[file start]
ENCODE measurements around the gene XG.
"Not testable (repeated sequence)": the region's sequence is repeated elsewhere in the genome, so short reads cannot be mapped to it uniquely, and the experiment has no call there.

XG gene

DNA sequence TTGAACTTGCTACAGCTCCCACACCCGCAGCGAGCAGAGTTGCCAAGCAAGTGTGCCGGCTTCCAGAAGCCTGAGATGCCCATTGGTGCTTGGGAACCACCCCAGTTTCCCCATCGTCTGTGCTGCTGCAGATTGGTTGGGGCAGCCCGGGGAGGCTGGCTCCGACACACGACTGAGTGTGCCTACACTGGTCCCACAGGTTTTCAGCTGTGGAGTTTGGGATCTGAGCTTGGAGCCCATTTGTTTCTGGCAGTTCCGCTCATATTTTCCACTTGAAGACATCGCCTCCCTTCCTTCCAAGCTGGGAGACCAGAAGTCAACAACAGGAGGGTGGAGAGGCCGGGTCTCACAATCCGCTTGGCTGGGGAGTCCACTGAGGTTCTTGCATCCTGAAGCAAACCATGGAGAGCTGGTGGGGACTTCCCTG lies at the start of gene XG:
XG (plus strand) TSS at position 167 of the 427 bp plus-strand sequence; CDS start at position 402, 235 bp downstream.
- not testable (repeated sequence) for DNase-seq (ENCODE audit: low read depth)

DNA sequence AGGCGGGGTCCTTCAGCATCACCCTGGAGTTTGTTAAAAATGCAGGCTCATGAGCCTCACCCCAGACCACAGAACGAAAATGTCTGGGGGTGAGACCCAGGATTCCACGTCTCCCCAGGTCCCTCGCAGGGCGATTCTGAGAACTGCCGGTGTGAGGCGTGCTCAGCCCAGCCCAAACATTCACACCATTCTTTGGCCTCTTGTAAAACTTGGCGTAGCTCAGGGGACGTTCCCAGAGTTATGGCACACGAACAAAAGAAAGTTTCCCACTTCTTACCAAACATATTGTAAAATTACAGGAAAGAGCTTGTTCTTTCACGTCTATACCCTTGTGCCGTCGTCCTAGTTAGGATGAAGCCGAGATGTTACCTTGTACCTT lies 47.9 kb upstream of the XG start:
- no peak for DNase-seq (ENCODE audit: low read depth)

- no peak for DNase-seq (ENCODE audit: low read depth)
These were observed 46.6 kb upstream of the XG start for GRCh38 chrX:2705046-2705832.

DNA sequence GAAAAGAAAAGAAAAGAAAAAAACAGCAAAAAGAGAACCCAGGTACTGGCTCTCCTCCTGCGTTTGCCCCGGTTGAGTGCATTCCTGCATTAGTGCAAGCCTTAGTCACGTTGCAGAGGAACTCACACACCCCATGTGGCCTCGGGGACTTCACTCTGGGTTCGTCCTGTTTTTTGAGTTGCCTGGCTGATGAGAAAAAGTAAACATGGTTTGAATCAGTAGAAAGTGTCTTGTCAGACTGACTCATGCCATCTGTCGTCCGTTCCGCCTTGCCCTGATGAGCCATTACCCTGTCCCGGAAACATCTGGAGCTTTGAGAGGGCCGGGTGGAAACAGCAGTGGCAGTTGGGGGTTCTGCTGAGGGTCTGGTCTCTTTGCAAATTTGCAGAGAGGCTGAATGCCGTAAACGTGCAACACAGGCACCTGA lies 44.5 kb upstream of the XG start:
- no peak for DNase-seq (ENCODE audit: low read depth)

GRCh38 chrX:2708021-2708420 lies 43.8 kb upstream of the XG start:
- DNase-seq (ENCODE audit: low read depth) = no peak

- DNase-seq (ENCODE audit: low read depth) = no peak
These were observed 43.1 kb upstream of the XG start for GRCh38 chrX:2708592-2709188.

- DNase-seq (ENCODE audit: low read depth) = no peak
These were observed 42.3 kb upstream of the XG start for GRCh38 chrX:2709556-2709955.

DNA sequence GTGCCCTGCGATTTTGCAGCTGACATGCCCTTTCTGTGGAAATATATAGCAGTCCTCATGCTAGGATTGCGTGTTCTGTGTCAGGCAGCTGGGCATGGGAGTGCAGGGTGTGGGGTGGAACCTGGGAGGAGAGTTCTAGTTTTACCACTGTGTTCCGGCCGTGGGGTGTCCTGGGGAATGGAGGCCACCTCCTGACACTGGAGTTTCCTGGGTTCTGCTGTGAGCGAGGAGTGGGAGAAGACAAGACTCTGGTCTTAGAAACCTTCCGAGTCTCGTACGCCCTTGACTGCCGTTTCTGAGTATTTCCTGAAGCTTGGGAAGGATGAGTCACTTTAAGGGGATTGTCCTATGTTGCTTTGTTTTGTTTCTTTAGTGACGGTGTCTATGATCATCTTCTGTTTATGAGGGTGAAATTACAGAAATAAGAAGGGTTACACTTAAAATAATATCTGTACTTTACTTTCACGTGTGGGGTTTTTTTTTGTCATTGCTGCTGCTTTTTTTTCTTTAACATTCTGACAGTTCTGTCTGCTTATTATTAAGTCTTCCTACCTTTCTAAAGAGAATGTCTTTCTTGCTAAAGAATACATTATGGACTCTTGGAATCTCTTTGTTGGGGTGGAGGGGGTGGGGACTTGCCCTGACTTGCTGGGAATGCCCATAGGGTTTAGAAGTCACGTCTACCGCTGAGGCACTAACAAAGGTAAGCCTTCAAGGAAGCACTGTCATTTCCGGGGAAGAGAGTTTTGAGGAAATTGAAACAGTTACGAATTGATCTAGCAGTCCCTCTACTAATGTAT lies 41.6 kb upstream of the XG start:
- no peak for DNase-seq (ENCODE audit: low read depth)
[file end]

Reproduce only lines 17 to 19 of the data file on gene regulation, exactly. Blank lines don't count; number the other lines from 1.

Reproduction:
- DNase-seq (ENCODE audit: low read depth) = no peak
These were observed 42.3 kb upstream of the XG start for GRCh38 chrX:2709556-2709955.

DNA sequence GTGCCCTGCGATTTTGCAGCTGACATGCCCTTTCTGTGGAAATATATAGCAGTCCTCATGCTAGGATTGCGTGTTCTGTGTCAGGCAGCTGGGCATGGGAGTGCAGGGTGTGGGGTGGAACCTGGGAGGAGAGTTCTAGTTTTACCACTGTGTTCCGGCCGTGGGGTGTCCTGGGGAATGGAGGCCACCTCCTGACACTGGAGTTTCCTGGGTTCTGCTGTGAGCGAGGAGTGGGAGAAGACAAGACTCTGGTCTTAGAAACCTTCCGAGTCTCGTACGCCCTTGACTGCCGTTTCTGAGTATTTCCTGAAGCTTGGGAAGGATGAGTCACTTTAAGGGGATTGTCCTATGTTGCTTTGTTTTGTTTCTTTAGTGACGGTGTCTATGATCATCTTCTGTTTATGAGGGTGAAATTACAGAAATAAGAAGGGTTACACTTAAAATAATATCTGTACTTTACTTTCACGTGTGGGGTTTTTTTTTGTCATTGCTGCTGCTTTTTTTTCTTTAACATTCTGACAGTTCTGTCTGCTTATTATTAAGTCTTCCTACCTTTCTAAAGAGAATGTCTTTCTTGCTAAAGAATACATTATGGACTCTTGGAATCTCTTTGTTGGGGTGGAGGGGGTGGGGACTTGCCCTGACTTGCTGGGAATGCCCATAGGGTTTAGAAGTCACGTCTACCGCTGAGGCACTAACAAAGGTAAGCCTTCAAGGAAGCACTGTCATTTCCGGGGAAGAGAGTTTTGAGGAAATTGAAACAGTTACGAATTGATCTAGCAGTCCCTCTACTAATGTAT lies 41.6 kb upstream of the XG start: